Shaucha is purity of mind and body, cultivated through mindfulness and discrimination. Will this thought lead me to greater freedom or to suffering?

Yoga philosophy recommends a focus on the positive, on what is already working, what is pure and good about you. Sometimes we make life a self-improvement program with the emphasis on what is wrong about ourselves. This focus on getting rid of the negative promotes judging and condemnation. We may unconsciously hold on to things that are being ‘gotten rid of’. Sometimes a habit or thinking pattern arose as a form of protection. When fear is at the bottom of a pattern, gentleness and reassurance is more effective than self-aggression.

We are all pure, 100% divine at our core. It is true we have some habits that obscure our Self-awareness. It is helpful to gently work with increasing healthy behaviors and reducing unhealthy ones.

When we focus on the positive, the negative will automatically drop away. When we focus on the negative, most of us drown in judgment and self-condemnation. We feel ashamed and guilty and powerless to change. This is not a helpful strategy.

As soon as you catch yourself thinking about what you’ve done wrong, relax, take a deep breath and stop. This is where writing in a journal is so helpful. Say a typical week goes something like this:

  • You planned to have 3 but actually had 2 special meals where you enjoyed eating with no distractions.
  • You’ve added more fresh foods to your meals
  • You ate half a bag of cookies throughout the week and once had an ice cream bar.
  • As you pay more attention to what you eat, you realize some of what you normally eat is kind of disgusting.
  • Once you were appalled to realize you wolfed down a burger and fries in under 5 minutes and you don’t remember anything about how it tasted.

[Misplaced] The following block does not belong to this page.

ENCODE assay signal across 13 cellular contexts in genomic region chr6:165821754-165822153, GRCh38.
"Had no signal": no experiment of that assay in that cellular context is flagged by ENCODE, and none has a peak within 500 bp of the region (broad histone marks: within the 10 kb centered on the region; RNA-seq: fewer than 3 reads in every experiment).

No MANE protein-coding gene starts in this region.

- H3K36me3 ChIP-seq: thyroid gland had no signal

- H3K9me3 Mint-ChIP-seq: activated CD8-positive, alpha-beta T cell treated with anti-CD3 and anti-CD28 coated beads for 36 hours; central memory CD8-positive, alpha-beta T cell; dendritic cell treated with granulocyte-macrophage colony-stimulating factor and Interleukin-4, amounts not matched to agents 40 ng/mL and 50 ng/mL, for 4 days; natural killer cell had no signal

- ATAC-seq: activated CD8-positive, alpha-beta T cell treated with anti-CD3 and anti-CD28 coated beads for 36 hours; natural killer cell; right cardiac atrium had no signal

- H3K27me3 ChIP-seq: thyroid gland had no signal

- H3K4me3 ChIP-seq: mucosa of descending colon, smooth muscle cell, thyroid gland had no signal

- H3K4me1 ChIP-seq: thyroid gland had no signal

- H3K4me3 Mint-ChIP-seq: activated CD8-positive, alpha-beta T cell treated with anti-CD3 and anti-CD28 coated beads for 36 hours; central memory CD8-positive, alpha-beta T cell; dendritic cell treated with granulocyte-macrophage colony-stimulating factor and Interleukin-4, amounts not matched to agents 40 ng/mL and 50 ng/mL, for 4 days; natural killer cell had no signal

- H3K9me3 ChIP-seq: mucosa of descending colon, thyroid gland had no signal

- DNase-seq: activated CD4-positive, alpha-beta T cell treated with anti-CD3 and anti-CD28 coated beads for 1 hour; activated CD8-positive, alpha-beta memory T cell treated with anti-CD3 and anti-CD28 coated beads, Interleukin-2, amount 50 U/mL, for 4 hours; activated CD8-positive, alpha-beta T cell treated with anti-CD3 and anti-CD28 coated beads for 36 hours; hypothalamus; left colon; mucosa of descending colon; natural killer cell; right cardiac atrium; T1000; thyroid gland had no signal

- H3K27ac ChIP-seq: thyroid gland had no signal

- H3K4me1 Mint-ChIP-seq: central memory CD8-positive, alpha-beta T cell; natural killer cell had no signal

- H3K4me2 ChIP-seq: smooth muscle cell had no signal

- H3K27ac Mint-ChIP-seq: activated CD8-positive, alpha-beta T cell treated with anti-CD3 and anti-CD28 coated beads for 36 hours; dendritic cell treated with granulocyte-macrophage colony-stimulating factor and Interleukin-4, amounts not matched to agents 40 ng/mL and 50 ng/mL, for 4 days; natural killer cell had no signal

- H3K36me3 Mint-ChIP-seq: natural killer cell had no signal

• After work is when you’ve scheduled your relaxation and yoga but you generally just don’t feel like moving your body. Twice you chose to watch television instead. Once you did yoga first then flopped on the couch. Twice you were so energized after your yoga practice that you went on to do something else you enjoyed.
  • You cycled to work 3 times this week.

What sticks in your mind about the week? Is it the cookies and ice cream or the increase in eating fresh foods? Is it the one time you mindlessly wolfed down your meal or the 2 special meals and the general increase in awareness and enjoyment of eating?

Focus on trends. If you normally cycle every day and you only cycled three times this week, that is different from cycling three times when you normally drive each day.

If you planned to do a relaxation after work and didn’t, do not give yourself a hard time about it. Simply set your resolve to do it tomorrow. When you judge yourself about not doing something, you create a negative feeling about it and unconsciously try to avoid it in future. When you think “I really do want to do that; I’ll do it tomorrow”, you set up a positive feeling and tomorrow or the next day you will do it.

Give yourself credit for what you are doing right!  Keep a positive momentum going by increasing healthier behaviors by 10%. Once that new habit is established, work with another 10%.

It’s not what we do 5 or 10% of the time that is the problem. Focus on choosing healthier behaviors most of the time. And focus on being aware of the healthier choices we’ve made and not giving yourself a hard time about ‘slips’.

Strengthen yourself by focusing on what you are doing right. The possibilities from a position of strength are far greater than when you are stuck in shame and self-loathing. This doesn’t mean blocking out awareness of negative choices. It is not about giving yourself excuses to continue self-destructive behavior. When we can tune into our ‘strong’ self, we find we have the ability to make stronger choices. When we get stuck in feeling hopeless, like a victim of our circumstances or past, it creates a cycle of shame and defeat. We have both qualities in ourselves – strength and courage as well as negativity. Focusing on the positive qualities will help them grow and change the direction of our lives.

Practice ahimsa. Work with a spirit of gentle friendliness and love with yourself.  Apply your discipline to maintaining your awareness and willingness to learn to know and love yourself. Lighten up!

Contact: Lynn Fraser   stillpointyoga.ca@gmail.com